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Save an endangered southwest willow flycatcher

by Paso Pacifico
Save an endangered southwest willow flycatcher
Save an endangered southwest willow flycatcher
Save an endangered southwest willow flycatcher
Save an endangered southwest willow flycatcher
Save an endangered southwest willow flycatcher
Save an endangered southwest willow flycatcher
Save an endangered southwest willow flycatcher
Save an endangered southwest willow flycatcher
Save an endangered southwest willow flycatcher
Save an endangered southwest willow flycatcher

Summary

Every winter, the willow flycatcher travels from the U.S. to Central America for the season. Five years ago, we began studying the bird's habitat use in Nicaragua. What we learned was surprising! The birds return each year to nearly the same location. These small flycatchers prefer scrubby vegetation near water. Sadly, these are areas most frequently burned or cleared by farmers. Will you help save one willow flycatcher? We will enable farmers to delay clearing and to keep the birds safe.

$5,000
total goal
$3,795
remaining
14
donors
0
monthly donors
8
months

Challenge

The southwestern willow flycatcher (Empidonax traillii extimus) is native to southwestern U.S. This endangered bird migrates south each winter. Genetic studies have linked this subspecies to birds that spend their winter in Central America. Unfortunately, the birds face many perils during migration. In Nicaragua, farmers burn and clear land just weeks before the northward migration. As a result, the willow flycatchers might begin their journey in poor health, potentially leading to death.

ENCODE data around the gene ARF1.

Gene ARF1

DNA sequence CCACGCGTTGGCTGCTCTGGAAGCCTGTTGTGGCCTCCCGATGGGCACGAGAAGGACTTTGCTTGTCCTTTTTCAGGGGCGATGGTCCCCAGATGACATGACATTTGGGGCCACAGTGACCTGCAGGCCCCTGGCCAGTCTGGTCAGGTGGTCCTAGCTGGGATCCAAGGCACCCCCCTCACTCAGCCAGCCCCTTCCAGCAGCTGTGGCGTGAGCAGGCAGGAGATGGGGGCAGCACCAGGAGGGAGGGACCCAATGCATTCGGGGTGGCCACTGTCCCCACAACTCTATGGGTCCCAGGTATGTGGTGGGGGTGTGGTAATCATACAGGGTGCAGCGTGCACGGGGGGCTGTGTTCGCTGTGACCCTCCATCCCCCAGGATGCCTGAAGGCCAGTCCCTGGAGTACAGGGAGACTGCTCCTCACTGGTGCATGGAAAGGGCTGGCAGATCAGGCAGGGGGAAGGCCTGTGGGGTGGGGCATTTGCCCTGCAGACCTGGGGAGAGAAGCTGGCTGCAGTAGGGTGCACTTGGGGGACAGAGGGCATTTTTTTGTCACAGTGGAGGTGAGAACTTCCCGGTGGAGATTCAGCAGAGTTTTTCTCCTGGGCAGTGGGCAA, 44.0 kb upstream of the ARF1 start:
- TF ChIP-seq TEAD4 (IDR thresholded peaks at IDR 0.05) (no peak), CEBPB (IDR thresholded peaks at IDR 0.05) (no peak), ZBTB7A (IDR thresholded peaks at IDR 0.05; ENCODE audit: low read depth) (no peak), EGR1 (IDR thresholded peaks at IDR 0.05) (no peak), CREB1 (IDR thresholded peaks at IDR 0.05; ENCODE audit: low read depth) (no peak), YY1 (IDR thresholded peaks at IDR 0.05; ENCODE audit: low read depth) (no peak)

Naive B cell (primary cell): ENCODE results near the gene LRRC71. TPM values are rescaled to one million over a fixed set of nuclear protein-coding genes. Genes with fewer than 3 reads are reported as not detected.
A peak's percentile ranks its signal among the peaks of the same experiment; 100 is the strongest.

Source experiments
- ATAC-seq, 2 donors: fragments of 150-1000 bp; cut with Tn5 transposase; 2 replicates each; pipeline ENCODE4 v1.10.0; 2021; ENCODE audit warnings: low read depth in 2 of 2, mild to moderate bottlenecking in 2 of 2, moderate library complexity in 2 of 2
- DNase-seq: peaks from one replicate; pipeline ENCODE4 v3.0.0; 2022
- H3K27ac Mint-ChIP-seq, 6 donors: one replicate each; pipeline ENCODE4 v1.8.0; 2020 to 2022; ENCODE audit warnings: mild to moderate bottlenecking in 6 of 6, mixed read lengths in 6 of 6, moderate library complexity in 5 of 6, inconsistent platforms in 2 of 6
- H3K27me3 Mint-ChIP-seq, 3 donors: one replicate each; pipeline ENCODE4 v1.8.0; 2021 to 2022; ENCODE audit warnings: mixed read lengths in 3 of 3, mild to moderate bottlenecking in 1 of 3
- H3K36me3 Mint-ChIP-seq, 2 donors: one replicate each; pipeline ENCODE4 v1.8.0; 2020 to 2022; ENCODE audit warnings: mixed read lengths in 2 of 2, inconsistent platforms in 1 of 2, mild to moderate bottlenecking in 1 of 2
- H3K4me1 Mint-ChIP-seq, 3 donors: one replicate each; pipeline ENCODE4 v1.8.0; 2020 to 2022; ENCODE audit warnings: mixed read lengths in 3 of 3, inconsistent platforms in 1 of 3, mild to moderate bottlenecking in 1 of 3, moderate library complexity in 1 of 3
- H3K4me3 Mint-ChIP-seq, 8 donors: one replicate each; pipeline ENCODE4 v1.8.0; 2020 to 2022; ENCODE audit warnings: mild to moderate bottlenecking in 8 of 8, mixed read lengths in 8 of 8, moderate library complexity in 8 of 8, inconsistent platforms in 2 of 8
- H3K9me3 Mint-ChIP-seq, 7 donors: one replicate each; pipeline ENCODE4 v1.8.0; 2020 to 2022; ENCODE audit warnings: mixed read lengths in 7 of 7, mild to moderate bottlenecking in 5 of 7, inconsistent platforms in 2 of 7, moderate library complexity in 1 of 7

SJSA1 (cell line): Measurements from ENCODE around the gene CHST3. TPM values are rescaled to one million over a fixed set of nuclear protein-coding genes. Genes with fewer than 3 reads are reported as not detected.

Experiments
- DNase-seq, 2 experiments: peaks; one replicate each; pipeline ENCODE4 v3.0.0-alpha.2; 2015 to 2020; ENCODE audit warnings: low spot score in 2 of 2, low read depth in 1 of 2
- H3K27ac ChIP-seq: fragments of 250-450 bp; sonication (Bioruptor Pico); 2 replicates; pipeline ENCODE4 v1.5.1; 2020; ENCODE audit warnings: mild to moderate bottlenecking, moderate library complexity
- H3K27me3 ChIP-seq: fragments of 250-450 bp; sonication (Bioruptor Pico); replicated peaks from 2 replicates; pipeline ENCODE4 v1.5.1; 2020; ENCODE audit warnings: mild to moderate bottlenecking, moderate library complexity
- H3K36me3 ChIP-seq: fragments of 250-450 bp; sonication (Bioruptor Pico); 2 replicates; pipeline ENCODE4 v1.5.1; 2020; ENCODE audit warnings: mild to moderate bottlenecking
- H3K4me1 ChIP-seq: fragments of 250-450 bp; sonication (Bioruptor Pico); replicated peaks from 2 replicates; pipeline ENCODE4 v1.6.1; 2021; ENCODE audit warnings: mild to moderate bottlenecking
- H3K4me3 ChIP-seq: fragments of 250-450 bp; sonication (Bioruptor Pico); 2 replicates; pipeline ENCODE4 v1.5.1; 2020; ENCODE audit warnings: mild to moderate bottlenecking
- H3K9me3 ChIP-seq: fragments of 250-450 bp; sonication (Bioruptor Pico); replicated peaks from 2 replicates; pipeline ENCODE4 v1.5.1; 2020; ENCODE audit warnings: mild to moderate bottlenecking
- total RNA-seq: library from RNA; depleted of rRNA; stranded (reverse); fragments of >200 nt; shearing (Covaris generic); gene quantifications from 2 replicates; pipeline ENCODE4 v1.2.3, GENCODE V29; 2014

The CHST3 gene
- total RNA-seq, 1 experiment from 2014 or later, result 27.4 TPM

Solution

This project will help solve this problem by: Offering incentive payments to farmers with willow flycatchers on their land. Farmers are rewarded cash for delaying clearing by several weeks. By raising awareness amongst local communities about migratory birds that are dependent on habitats commonly found in fallow agricultural land. By monitoring birds during winter, seeing which survive from the prior year, and by identifying their origins through genetic study.

Long-Term Impact

Research has shown that neotropical migratory bird populations are impacted by death during migration. Scientists have confirmed that in order to protect migratory birds, an approach that addresses the whole life cycle is required for conservation success (from nest to wintering grounds and back). Scientific collaborators on this project include the Southern Sierra Research Station, the University of Nevada Reno - Department of Geography, and the Partners in Flight Western Working Group.

Resources

Organization Information

Paso Pacifico

Location: Ventura, CA - USA
Website:
Facebook: Facebook Page
Twitter: @pasopacifico
Project Leader:
Paso Pacifico
Ventura, CA United States
$1,205 raised of $5,000 goal
 
18 donations
$3,795 to go
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